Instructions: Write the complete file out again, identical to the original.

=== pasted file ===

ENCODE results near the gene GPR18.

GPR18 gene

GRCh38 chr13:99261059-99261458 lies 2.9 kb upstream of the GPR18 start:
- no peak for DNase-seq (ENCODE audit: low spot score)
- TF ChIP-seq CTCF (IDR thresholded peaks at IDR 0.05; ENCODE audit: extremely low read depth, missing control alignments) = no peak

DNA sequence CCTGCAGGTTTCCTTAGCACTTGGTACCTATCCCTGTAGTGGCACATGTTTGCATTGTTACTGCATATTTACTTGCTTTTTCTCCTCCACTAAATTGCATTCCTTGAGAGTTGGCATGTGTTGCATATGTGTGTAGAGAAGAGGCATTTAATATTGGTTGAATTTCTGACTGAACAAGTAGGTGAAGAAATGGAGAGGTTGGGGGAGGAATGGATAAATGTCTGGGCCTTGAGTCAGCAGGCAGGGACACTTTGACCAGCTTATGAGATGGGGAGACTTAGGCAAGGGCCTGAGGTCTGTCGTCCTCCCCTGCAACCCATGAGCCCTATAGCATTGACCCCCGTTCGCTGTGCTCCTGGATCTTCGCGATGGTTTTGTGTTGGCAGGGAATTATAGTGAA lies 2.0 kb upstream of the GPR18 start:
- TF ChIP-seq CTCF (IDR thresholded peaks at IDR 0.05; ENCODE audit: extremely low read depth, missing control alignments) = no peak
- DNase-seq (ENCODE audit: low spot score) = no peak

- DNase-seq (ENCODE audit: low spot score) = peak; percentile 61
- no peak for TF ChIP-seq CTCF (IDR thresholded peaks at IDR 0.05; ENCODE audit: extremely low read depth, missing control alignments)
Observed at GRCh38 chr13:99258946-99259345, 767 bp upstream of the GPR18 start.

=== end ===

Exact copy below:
ENCODE results near the gene GPR18.

GPR18 gene

GRCh38 chr13:99261059-99261458 lies 2.9 kb upstream of the GPR18 start:
- no peak for DNase-seq (ENCODE audit: low spot score)
- TF ChIP-seq CTCF (IDR thresholded peaks at IDR 0.05; ENCODE audit: extremely low read depth, missing control alignments) = no peak

DNA sequence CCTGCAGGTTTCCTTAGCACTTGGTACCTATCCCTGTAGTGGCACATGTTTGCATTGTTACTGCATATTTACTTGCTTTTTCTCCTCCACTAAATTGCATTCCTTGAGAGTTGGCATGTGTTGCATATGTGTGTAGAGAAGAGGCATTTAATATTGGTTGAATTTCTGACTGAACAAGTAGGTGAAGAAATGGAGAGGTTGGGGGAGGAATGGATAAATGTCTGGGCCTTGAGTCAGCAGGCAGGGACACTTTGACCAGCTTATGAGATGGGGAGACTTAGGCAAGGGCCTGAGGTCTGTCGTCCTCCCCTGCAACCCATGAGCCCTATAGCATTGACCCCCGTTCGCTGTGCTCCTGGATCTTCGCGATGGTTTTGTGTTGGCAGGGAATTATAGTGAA lies 2.0 kb upstream of the GPR18 start:
- TF ChIP-seq CTCF (IDR thresholded peaks at IDR 0.05; ENCODE audit: extremely low read depth, missing control alignments) = no peak
- DNase-seq (ENCODE audit: low spot score) = no peak

- DNase-seq (ENCODE audit: low spot score) = peak; percentile 61
- no peak for TF ChIP-seq CTCF (IDR thresholded peaks at IDR 0.05; ENCODE audit: extremely low read depth, missing control alignments)
Observed at GRCh38 chr13:99258946-99259345, 767 bp upstream of the GPR18 start.